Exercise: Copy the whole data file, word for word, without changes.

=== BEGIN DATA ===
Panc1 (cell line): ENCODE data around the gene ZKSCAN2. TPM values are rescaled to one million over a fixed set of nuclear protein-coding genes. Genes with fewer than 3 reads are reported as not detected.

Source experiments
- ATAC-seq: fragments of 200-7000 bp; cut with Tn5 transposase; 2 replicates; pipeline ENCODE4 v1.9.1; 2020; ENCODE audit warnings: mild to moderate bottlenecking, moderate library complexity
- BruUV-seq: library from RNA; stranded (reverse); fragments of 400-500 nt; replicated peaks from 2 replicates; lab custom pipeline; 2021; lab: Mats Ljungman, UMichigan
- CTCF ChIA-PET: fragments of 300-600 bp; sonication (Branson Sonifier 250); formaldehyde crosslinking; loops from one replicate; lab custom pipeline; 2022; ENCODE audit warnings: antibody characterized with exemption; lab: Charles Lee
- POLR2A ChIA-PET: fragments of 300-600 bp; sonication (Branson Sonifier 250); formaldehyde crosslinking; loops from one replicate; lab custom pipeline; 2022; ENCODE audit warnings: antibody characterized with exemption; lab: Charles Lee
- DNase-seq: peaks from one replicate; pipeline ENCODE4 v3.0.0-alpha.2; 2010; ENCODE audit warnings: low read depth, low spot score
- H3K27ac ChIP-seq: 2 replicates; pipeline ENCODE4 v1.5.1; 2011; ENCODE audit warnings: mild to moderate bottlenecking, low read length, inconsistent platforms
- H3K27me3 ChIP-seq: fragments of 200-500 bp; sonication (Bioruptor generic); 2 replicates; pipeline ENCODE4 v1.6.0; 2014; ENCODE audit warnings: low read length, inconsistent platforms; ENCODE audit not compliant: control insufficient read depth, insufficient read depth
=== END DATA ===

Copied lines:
Panc1 (cell line): ENCODE data around the gene ZKSCAN2. TPM values are rescaled to one million over a fixed set of nuclear protein-coding genes. Genes with fewer than 3 reads are reported as not detected.

Source experiments
- ATAC-seq: fragments of 200-7000 bp; cut with Tn5 transposase; 2 replicates; pipeline ENCODE4 v1.9.1; 2020; ENCODE audit warnings: mild to moderate bottlenecking, moderate library complexity
- BruUV-seq: library from RNA; stranded (reverse); fragments of 400-500 nt; replicated peaks from 2 replicates; lab custom pipeline; 2021; lab: Mats Ljungman, UMichigan
- CTCF ChIA-PET: fragments of 300-600 bp; sonication (Branson Sonifier 250); formaldehyde crosslinking; loops from one replicate; lab custom pipeline; 2022; ENCODE audit warnings: antibody characterized with exemption; lab: Charles Lee
- POLR2A ChIA-PET: fragments of 300-600 bp; sonication (Branson Sonifier 250); formaldehyde crosslinking; loops from one replicate; lab custom pipeline; 2022; ENCODE audit warnings: antibody characterized with exemption; lab: Charles Lee
- DNase-seq: peaks from one replicate; pipeline ENCODE4 v3.0.0-alpha.2; 2010; ENCODE audit warnings: low read depth, low spot score
- H3K27ac ChIP-seq: 2 replicates; pipeline ENCODE4 v1.5.1; 2011; ENCODE audit warnings: mild to moderate bottlenecking, low read length, inconsistent platforms
- H3K27me3 ChIP-seq: fragments of 200-500 bp; sonication (Bioruptor generic); 2 replicates; pipeline ENCODE4 v1.6.0; 2014; ENCODE audit warnings: low read length, inconsistent platforms; ENCODE audit not compliant: control insufficient read depth, insufficient read depth